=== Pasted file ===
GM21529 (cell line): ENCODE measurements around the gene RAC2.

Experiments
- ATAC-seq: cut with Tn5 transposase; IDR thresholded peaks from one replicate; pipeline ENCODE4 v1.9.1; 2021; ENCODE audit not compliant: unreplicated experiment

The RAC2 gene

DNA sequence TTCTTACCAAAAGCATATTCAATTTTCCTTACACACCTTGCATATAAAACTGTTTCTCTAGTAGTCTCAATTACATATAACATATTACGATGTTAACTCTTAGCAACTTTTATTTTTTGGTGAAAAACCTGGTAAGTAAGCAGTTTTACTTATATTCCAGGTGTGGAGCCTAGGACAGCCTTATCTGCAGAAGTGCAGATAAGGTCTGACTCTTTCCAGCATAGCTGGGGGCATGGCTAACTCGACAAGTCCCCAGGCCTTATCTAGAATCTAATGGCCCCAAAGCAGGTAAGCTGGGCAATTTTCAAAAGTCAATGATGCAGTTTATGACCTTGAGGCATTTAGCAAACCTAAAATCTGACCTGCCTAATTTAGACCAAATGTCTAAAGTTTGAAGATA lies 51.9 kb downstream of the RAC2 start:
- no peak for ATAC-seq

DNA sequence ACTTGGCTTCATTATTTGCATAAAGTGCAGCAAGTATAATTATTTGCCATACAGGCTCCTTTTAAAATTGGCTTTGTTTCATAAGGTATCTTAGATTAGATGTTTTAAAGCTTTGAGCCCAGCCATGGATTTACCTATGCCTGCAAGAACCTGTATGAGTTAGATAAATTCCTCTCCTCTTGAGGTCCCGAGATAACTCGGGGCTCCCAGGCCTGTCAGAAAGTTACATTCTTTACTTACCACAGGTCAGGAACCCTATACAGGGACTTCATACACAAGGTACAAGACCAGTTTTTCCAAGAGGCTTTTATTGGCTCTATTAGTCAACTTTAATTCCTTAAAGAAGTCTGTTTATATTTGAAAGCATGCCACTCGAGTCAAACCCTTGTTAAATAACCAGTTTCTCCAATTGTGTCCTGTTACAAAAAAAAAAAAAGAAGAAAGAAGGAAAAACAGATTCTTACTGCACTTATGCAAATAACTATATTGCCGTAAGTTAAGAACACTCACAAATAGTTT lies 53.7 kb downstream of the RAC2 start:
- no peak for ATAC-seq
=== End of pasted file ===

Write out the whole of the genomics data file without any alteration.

GM21529 (cell line): ENCODE measurements around the gene RAC2.

Experiments
- ATAC-seq: cut with Tn5 transposase; IDR thresholded peaks from one replicate; pipeline ENCODE4 v1.9.1; 2021; ENCODE audit not compliant: unreplicated experiment

The RAC2 gene

DNA sequence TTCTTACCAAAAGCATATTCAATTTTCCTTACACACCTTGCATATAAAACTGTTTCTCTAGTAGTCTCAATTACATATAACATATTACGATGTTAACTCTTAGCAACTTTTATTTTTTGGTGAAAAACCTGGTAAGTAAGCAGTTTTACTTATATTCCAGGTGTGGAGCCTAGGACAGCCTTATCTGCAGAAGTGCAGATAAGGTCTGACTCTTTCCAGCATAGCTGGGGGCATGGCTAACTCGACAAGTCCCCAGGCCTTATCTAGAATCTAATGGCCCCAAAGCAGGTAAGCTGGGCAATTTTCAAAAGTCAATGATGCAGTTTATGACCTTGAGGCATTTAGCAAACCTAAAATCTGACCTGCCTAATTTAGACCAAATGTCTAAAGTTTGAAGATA lies 51.9 kb downstream of the RAC2 start:
- no peak for ATAC-seq

DNA sequence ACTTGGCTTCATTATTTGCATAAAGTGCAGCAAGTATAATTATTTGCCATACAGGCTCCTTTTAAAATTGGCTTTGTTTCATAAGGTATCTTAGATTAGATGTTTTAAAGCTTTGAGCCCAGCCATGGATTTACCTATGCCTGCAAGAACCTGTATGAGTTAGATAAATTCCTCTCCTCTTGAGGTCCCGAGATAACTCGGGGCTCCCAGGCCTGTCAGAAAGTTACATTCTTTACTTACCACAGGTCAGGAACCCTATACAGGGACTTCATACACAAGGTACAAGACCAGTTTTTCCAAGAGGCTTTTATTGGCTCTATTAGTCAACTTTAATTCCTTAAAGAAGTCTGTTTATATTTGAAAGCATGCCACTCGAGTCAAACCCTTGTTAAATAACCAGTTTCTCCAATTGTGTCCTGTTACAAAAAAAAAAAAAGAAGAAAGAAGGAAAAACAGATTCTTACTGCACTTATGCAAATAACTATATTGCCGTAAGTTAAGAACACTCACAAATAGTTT lies 53.7 kb downstream of the RAC2 start:
- no peak for ATAC-seq